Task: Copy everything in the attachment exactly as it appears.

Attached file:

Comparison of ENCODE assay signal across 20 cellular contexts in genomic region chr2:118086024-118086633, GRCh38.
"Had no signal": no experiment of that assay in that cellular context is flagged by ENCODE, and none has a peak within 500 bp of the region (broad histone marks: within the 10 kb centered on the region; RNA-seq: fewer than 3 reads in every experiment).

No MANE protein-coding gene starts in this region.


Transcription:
Comparison of ENCODE assay signal across 20 cellular contexts in genomic region chr2:118086024-118086633, GRCh38.
"Had no signal": no experiment of that assay in that cellular context is flagged by ENCODE, and none has a peak within 500 bp of the region (broad histone marks: within the 10 kb centered on the region; RNA-seq: fewer than 3 reads in every experiment).

No MANE protein-coding gene starts in this region.